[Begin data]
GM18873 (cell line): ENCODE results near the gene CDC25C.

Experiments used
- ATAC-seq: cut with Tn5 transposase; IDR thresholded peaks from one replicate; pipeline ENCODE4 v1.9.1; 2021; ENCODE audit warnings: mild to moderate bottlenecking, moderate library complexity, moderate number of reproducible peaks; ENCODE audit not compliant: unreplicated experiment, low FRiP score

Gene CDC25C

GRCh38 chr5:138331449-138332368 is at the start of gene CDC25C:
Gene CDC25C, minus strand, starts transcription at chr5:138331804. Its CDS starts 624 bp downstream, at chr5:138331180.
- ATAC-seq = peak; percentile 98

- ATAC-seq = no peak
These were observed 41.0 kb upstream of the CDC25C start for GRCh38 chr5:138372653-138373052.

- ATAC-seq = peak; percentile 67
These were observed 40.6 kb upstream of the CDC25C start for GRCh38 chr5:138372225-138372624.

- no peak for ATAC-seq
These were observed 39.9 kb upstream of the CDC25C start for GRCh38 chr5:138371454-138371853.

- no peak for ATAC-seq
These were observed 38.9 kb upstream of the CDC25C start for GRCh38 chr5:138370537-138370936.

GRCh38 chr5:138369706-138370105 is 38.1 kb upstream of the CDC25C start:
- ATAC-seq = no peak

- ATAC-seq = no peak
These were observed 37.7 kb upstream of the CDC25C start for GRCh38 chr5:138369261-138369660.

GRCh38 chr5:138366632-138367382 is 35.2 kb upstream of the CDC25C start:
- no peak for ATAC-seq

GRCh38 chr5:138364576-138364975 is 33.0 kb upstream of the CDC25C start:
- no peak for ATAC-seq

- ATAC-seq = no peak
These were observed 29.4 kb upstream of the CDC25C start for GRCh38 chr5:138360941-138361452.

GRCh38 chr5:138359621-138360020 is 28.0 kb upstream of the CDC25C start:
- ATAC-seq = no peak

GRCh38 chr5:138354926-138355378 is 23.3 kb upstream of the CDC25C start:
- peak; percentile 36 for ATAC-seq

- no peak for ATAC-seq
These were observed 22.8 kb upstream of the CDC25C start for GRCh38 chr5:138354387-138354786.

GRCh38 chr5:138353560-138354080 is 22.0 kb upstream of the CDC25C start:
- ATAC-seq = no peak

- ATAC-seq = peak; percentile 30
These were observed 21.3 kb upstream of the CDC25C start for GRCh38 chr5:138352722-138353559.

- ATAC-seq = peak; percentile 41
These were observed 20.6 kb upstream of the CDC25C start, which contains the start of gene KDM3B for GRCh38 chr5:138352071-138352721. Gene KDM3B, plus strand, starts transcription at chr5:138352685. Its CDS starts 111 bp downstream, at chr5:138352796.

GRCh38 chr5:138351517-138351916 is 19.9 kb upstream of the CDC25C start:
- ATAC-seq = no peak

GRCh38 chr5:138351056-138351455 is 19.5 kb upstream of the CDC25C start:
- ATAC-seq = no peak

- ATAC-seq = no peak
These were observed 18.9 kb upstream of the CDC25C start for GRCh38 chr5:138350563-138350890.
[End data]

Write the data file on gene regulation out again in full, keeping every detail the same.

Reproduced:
GM18873 (cell line): ENCODE results near the gene CDC25C.

Experiments used
- ATAC-seq: cut with Tn5 transposase; IDR thresholded peaks from one replicate; pipeline ENCODE4 v1.9.1; 2021; ENCODE audit warnings: mild to moderate bottlenecking, moderate library complexity, moderate number of reproducible peaks; ENCODE audit not compliant: unreplicated experiment, low FRiP score

Gene CDC25C

GRCh38 chr5:138331449-138332368 is at the start of gene CDC25C:
Gene CDC25C, minus strand, starts transcription at chr5:138331804. Its CDS starts 624 bp downstream, at chr5:138331180.
- ATAC-seq = peak; percentile 98

- ATAC-seq = no peak
These were observed 41.0 kb upstream of the CDC25C start for GRCh38 chr5:138372653-138373052.

- ATAC-seq = peak; percentile 67
These were observed 40.6 kb upstream of the CDC25C start for GRCh38 chr5:138372225-138372624.

- no peak for ATAC-seq
These were observed 39.9 kb upstream of the CDC25C start for GRCh38 chr5:138371454-138371853.

- no peak for ATAC-seq
These were observed 38.9 kb upstream of the CDC25C start for GRCh38 chr5:138370537-138370936.

GRCh38 chr5:138369706-138370105 is 38.1 kb upstream of the CDC25C start:
- ATAC-seq = no peak

- ATAC-seq = no peak
These were observed 37.7 kb upstream of the CDC25C start for GRCh38 chr5:138369261-138369660.

GRCh38 chr5:138366632-138367382 is 35.2 kb upstream of the CDC25C start:
- no peak for ATAC-seq

GRCh38 chr5:138364576-138364975 is 33.0 kb upstream of the CDC25C start:
- no peak for ATAC-seq

- ATAC-seq = no peak
These were observed 29.4 kb upstream of the CDC25C start for GRCh38 chr5:138360941-138361452.

GRCh38 chr5:138359621-138360020 is 28.0 kb upstream of the CDC25C start:
- ATAC-seq = no peak

GRCh38 chr5:138354926-138355378 is 23.3 kb upstream of the CDC25C start:
- peak; percentile 36 for ATAC-seq

- no peak for ATAC-seq
These were observed 22.8 kb upstream of the CDC25C start for GRCh38 chr5:138354387-138354786.

GRCh38 chr5:138353560-138354080 is 22.0 kb upstream of the CDC25C start:
- ATAC-seq = no peak

- ATAC-seq = peak; percentile 30
These were observed 21.3 kb upstream of the CDC25C start for GRCh38 chr5:138352722-138353559.

- ATAC-seq = peak; percentile 41
These were observed 20.6 kb upstream of the CDC25C start, which contains the start of gene KDM3B for GRCh38 chr5:138352071-138352721. Gene KDM3B, plus strand, starts transcription at chr5:138352685. Its CDS starts 111 bp downstream, at chr5:138352796.

GRCh38 chr5:138351517-138351916 is 19.9 kb upstream of the CDC25C start:
- ATAC-seq = no peak

GRCh38 chr5:138351056-138351455 is 19.5 kb upstream of the CDC25C start:
- ATAC-seq = no peak

- ATAC-seq = no peak
These were observed 18.9 kb upstream of the CDC25C start for GRCh38 chr5:138350563-138350890.